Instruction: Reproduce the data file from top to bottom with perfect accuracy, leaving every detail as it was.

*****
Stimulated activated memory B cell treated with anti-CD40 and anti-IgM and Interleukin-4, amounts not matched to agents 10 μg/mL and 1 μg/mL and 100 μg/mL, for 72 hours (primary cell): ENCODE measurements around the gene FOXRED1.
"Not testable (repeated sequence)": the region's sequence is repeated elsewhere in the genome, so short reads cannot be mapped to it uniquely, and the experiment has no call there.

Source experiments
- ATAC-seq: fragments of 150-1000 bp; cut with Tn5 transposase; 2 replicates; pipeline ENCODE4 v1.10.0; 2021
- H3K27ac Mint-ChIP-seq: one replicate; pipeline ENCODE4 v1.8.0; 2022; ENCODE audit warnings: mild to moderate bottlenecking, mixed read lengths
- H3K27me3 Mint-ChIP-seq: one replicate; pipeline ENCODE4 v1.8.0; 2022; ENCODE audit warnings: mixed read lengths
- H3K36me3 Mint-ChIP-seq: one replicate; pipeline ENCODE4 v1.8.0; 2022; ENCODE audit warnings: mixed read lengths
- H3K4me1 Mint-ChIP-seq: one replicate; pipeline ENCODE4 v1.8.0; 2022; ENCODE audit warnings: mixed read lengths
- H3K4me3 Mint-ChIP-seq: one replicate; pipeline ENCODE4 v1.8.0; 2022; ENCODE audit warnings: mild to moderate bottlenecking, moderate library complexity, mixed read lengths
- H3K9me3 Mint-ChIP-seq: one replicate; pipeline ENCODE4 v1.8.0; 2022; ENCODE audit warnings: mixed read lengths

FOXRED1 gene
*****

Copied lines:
Stimulated activated memory B cell treated with anti-CD40 and anti-IgM and Interleukin-4, amounts not matched to agents 10 μg/mL and 1 μg/mL and 100 μg/mL, for 72 hours (primary cell): ENCODE measurements around the gene FOXRED1.
"Not testable (repeated sequence)": the region's sequence is repeated elsewhere in the genome, so short reads cannot be mapped to it uniquely, and the experiment has no call there.

Source experiments
- ATAC-seq: fragments of 150-1000 bp; cut with Tn5 transposase; 2 replicates; pipeline ENCODE4 v1.10.0; 2021
- H3K27ac Mint-ChIP-seq: one replicate; pipeline ENCODE4 v1.8.0; 2022; ENCODE audit warnings: mild to moderate bottlenecking, mixed read lengths
- H3K27me3 Mint-ChIP-seq: one replicate; pipeline ENCODE4 v1.8.0; 2022; ENCODE audit warnings: mixed read lengths
- H3K36me3 Mint-ChIP-seq: one replicate; pipeline ENCODE4 v1.8.0; 2022; ENCODE audit warnings: mixed read lengths
- H3K4me1 Mint-ChIP-seq: one replicate; pipeline ENCODE4 v1.8.0; 2022; ENCODE audit warnings: mixed read lengths
- H3K4me3 Mint-ChIP-seq: one replicate; pipeline ENCODE4 v1.8.0; 2022; ENCODE audit warnings: mild to moderate bottlenecking, moderate library complexity, mixed read lengths
- H3K9me3 Mint-ChIP-seq: one replicate; pipeline ENCODE4 v1.8.0; 2022; ENCODE audit warnings: mixed read lengths

FOXRED1 gene